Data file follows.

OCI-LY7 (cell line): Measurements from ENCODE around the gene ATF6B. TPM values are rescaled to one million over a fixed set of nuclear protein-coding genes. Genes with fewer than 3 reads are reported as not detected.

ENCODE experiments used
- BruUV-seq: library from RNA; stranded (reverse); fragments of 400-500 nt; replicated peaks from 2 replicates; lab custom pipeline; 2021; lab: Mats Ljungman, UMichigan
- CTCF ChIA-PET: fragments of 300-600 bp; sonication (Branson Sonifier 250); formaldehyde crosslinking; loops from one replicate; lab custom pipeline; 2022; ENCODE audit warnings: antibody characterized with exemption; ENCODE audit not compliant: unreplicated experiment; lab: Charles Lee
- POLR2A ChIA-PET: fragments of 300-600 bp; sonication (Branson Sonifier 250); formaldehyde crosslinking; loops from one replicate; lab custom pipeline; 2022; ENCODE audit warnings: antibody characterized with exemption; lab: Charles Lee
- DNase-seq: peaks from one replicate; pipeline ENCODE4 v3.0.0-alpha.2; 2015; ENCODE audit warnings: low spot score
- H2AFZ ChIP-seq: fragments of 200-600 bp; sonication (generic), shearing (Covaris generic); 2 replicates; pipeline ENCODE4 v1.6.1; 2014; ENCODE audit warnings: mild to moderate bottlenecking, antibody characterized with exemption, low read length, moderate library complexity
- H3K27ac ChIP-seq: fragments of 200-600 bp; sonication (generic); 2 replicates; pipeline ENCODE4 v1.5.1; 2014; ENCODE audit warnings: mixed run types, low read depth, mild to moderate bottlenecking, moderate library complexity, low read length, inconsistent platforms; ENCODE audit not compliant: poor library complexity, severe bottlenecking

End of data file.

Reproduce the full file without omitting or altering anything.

OCI-LY7 (cell line): Measurements from ENCODE around the gene ATF6B. TPM values are rescaled to one million over a fixed set of nuclear protein-coding genes. Genes with fewer than 3 reads are reported as not detected.

ENCODE experiments used
- BruUV-seq: library from RNA; stranded (reverse); fragments of 400-500 nt; replicated peaks from 2 replicates; lab custom pipeline; 2021; lab: Mats Ljungman, UMichigan
- CTCF ChIA-PET: fragments of 300-600 bp; sonication (Branson Sonifier 250); formaldehyde crosslinking; loops from one replicate; lab custom pipeline; 2022; ENCODE audit warnings: antibody characterized with exemption; ENCODE audit not compliant: unreplicated experiment; lab: Charles Lee
- POLR2A ChIA-PET: fragments of 300-600 bp; sonication (Branson Sonifier 250); formaldehyde crosslinking; loops from one replicate; lab custom pipeline; 2022; ENCODE audit warnings: antibody characterized with exemption; lab: Charles Lee
- DNase-seq: peaks from one replicate; pipeline ENCODE4 v3.0.0-alpha.2; 2015; ENCODE audit warnings: low spot score
- H2AFZ ChIP-seq: fragments of 200-600 bp; sonication (generic), shearing (Covaris generic); 2 replicates; pipeline ENCODE4 v1.6.1; 2014; ENCODE audit warnings: mild to moderate bottlenecking, antibody characterized with exemption, low read length, moderate library complexity
- H3K27ac ChIP-seq: fragments of 200-600 bp; sonication (generic); 2 replicates; pipeline ENCODE4 v1.5.1; 2014; ENCODE audit warnings: mixed run types, low read depth, mild to moderate bottlenecking, moderate library complexity, low read length, inconsistent platforms; ENCODE audit not compliant: poor library complexity, severe bottlenecking